Survey work contains a lot of variables that it is impossible to account for prior to beginning work mostly due to the quality of existing monuments in the area. Therefore, it is difficult to determine exactly how much a survey will cost (PBOT).

The cost for most land surveys is based on the following factors:

  • SURVEY TYPE: The complexity of a survey and the presence of
    any disputes are significant factors. The development of large
    industrial sites or rural land could require many hours of
    effort as compared to the survey of a residential lot; cost is
    proportional to the time needed to complete.
  • RECORD SEARCH: Research varies by (a) the number of parcels;
    (b) the number of past transactions; and (c) the quality of
    legal descriptions, which may require examining property
    ownership documents; e.g., deed records, road records,
    and planning reports.
  • PROPERTY SIZE AND SHAPE: An irregularly shaped parcel has more
    property corners to mark than a rectangular parcel containing
    the same area. The property size, along with features such as
    water boundaries, has a direct effect on the time required to
    survey the land.
  • SECTIONALIZED SURVEY WORK: Oregon rural property surveys are
    typically based on work that was performed more than 100
    years ago by General Land Office (GLO) surveyors. Following
    in the footsteps of these “sectionalized” surveys (a section =
    one square mile) could require considerable effort. Looking
    for evidence of old surveys is an art and can require
    extensive fieldwork.
  • TERRAIN: A level parcel of urban land is easier to survey than
    a mountainous rural parcel.
  • VEGETATION: Branches, brush, and small trees must often be
    cleared near the property boundaries to provide a line of
    sight. Shrubs, flowers, and trees on home sites are normally
    not disturbed but may require additional field time to avoid
    when placing final corners.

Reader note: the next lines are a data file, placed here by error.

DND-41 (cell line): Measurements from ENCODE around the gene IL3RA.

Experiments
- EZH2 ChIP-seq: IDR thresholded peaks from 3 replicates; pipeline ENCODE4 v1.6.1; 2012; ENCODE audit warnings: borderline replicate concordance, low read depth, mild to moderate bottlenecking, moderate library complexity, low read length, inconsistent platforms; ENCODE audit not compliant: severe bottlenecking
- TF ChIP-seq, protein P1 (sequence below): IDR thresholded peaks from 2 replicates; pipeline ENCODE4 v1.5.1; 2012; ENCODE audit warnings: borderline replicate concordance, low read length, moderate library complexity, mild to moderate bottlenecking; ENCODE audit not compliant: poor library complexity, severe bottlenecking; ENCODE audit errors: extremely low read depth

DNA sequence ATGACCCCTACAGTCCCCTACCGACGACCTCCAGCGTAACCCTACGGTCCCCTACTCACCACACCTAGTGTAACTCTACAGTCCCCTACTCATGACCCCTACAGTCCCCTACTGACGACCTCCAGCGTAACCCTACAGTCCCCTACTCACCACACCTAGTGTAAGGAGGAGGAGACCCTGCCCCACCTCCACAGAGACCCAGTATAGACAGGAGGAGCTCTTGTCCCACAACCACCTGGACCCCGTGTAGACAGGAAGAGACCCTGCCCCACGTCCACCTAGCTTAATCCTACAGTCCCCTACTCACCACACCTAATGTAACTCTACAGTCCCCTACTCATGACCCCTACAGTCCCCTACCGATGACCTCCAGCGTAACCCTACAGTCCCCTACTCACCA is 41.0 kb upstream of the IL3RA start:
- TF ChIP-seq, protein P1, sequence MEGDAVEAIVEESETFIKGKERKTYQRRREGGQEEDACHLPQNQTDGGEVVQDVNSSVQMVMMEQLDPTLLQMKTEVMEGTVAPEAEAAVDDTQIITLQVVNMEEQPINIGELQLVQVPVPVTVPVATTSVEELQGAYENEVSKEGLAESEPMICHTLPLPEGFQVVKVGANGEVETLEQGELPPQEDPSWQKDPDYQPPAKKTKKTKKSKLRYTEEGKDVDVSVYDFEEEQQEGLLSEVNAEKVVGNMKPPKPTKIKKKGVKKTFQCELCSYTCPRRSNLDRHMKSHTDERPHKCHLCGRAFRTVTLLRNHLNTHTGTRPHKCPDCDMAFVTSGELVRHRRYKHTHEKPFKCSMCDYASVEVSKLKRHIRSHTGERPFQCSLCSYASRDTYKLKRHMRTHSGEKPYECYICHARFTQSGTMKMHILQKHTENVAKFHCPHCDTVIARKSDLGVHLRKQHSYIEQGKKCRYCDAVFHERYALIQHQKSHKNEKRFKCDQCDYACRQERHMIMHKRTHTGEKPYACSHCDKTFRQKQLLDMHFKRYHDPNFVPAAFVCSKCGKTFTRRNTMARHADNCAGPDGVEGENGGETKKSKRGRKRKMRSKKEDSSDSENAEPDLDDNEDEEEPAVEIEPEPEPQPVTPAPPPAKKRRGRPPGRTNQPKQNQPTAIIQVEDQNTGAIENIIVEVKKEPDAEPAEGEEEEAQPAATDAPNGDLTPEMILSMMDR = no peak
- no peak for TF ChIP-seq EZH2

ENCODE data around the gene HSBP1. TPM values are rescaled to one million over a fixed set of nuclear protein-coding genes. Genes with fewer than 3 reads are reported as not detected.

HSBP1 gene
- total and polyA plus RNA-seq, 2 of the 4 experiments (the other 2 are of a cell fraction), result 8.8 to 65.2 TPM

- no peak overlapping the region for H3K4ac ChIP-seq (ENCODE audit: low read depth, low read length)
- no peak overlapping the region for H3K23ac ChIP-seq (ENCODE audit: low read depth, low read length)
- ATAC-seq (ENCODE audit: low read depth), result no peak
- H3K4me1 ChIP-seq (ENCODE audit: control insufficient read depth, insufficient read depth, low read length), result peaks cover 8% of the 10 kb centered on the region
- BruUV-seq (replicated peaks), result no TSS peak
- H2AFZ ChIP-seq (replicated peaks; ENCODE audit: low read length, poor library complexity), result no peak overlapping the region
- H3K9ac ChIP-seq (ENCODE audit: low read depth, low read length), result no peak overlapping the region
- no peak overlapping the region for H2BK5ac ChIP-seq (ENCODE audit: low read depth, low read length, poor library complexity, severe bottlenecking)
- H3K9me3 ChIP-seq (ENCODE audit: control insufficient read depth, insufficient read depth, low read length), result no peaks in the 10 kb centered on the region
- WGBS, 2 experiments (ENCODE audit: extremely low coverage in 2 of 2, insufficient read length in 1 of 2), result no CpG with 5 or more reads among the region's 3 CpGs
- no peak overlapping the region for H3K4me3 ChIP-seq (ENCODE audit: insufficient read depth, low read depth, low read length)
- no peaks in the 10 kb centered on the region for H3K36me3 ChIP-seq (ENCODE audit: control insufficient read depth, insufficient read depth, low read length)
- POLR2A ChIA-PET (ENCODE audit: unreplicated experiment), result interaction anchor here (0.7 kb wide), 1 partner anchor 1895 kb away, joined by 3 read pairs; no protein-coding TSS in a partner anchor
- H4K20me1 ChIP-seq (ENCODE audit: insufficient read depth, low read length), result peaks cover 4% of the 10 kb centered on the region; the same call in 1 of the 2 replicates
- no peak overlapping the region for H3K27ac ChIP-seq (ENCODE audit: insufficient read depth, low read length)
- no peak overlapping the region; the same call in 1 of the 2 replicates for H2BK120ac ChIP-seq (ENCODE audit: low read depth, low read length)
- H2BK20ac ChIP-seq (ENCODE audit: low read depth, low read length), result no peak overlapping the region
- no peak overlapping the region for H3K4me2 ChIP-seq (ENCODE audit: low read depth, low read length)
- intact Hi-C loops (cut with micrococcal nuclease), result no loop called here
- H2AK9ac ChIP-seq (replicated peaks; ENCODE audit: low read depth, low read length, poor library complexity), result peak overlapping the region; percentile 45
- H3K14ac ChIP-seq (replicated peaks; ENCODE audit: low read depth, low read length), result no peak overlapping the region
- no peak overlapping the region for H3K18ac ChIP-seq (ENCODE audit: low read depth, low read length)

• ACCESSIBILITY: The time needed to perform surveying work
    varies with the distance to and difficulty in reaching property
    boundaries. Your land surveyor may need to recover survey
    monuments on a neighbor’s property some distance away
    from the parcel being surveyed. These distant survey
    monuments may influence boundary location, affecting costs
    left by previous surveyors may assist your land surveyor; for
    example, iron, wood, or stone monuments (markers), old
    fences and other evidence of boundaries erected. Testimony
    by long-term residents may be required and valuable.
  • DIFFICULT NEIGHBORS: When neighbors are cooperative, a
    controversial boundary line location may be set through
    boundary line agreements at considerable cost savings.
    When neighbors dispute a boundary, access to important
    boundary evidence may be difficult, thereby affecting costs.
  • SEASON: In the summer, thicker foliage may result in more field
    labor; winter weather may slow travel as well as conceal
    critical field evidence.
  • TITLE COMPANY/LENDER REQUIREMENTS: Landowners should have a
    good understanding of the costs and documents required
    prior to beginning a survey. Your land surveyor can assist you
    in understanding these requirements.
  • OTHER FACTORS: State law requires filing of a survey map
    with the County Surveyor whenever a boundary monument
    is established. Most counties charge recording fees to
    maintain these records, which may be costly. Due to the
    potentially litigious nature of property law, some companies
    carry professional liability insurance as additional protection
    for their clients.